3. It’s not just about spiritual rites, but spiritual RIGHTS. I’m not going to lie; I ordered all the “I’m going to Umrah” books for my little guy. It didn’t cut it. He was tired after our Umrah and let everyone know, especially me: “Ammi, why are you making us walk so much?” He couldn’t understand why the stories he’d read didn’t say anything about sore feet. He was sad about his right to comfort in this process.
Then there was my teen. Despite his education in Islamic school and three years of homeschooling, I was reviewing the rites with him until we reached the gate of Masjid Haram to start our actual Umrah. We’d already gone over the rewards of Umrah and how it’s not an Instagrammable moment but rather a time to connect with Allah (S). Then I found him texting his friends on Discord during tawaaf, or grumbling about the crowd. Or exclaiming about the size of the grasshoppers.
I glared at him through most of my rites, concerned that my tongue would violate his spiritual rights and ruin it for all of us. So instead I tried not to engage with him. (You know, as opposed to the “perfect Umrah” that was going to bring us closer together as a family.)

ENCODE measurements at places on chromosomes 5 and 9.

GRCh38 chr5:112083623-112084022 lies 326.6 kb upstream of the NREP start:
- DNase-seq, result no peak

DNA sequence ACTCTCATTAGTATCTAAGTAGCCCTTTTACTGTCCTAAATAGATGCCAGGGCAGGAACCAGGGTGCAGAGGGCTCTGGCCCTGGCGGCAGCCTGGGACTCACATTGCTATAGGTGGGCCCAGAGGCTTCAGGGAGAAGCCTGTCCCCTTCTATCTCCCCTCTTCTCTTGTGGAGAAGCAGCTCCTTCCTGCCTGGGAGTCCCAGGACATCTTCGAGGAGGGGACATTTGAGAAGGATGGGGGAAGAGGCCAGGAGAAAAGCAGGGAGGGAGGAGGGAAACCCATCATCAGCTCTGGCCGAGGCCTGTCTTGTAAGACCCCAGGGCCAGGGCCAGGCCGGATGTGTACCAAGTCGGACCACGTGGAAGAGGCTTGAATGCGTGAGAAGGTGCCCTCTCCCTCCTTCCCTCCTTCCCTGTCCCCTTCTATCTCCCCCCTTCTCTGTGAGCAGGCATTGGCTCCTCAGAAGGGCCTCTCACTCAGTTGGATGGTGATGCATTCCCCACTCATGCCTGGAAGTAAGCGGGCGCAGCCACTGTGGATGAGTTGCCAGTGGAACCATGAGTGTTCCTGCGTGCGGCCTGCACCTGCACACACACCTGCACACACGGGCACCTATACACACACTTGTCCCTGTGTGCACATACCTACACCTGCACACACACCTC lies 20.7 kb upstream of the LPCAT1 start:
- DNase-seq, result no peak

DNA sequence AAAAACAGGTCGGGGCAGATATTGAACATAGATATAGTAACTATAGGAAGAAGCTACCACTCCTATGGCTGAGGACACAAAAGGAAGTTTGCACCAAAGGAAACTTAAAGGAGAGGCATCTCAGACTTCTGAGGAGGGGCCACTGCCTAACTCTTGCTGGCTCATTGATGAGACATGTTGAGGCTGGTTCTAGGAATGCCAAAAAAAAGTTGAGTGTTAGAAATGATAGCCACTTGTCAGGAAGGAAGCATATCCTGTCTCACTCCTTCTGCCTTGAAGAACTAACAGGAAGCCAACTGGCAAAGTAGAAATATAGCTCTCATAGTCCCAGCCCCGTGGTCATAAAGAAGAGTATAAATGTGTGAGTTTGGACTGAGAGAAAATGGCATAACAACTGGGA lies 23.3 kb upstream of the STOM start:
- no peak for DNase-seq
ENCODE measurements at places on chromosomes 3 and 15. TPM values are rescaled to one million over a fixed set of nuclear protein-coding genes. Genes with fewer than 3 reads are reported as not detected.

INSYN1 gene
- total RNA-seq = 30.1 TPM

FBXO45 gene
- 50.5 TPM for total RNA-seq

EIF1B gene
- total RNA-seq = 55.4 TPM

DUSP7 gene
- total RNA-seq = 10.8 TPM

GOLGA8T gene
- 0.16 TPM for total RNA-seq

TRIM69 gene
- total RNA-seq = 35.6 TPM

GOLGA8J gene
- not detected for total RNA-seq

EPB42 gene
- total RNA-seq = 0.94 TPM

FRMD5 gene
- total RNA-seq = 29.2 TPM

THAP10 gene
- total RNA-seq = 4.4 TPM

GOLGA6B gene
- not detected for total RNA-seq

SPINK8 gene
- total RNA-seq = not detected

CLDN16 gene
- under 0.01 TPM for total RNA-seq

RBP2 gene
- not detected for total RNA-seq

After our Umrah was complete, the kids were content to stay in the hotel except for their five daily prayers and Juma’a salah. In Madinah the best I got from my oldest was, “Okay, I prayed six [rakah in the Rawdah]. Can I go back to the hotel now?” Cue air dagger to my heart. What I wouldn’t have given for six uninterrupted, unassaulted rakah in the Rawdah for myself!
We’d reviewed the rewards from praying “in the green,” yet his youthful confidence of “I’ve done enough” was just that. Youthful confidence, not middle-aged I-see-the-writing-on-the-wall fear of not being able to come back and repeat these rites. It’s a spiritual mismatch of our generations, and it’s no one’s fault. Getting angry at my teen or even frustrated would not have served either of us.
The author's youngest child, tired after the rites of Umrah.
4. There are challenges when we do Umrah with teens, but there are also miracles. So until now I’ve focused on all the challenges. The new rules by KSA pose some new curveballs, too. There will be disappointments, lost appointments, rearranged lines, pushing and even pain. We adults say Subhan’Allah and move on because we are afraid to complain and offend the Greatest Host. So we hold our tongues and pray the discomfort away. That last one is easy because we do that as moms of teens all the time.
However, our kids haven’t developed that skill – fear or “gratitude muscle” if you will – and are wont to audibly complain about most things non-America. They call out their fellow Muslims, many of whom don’t understand why American kids don’t like to be touched, their prayer space squished or their shoes “borrowed.” They don’t love all the tours, global lack of taking turns, and infringement of already limited physical space at Umrah.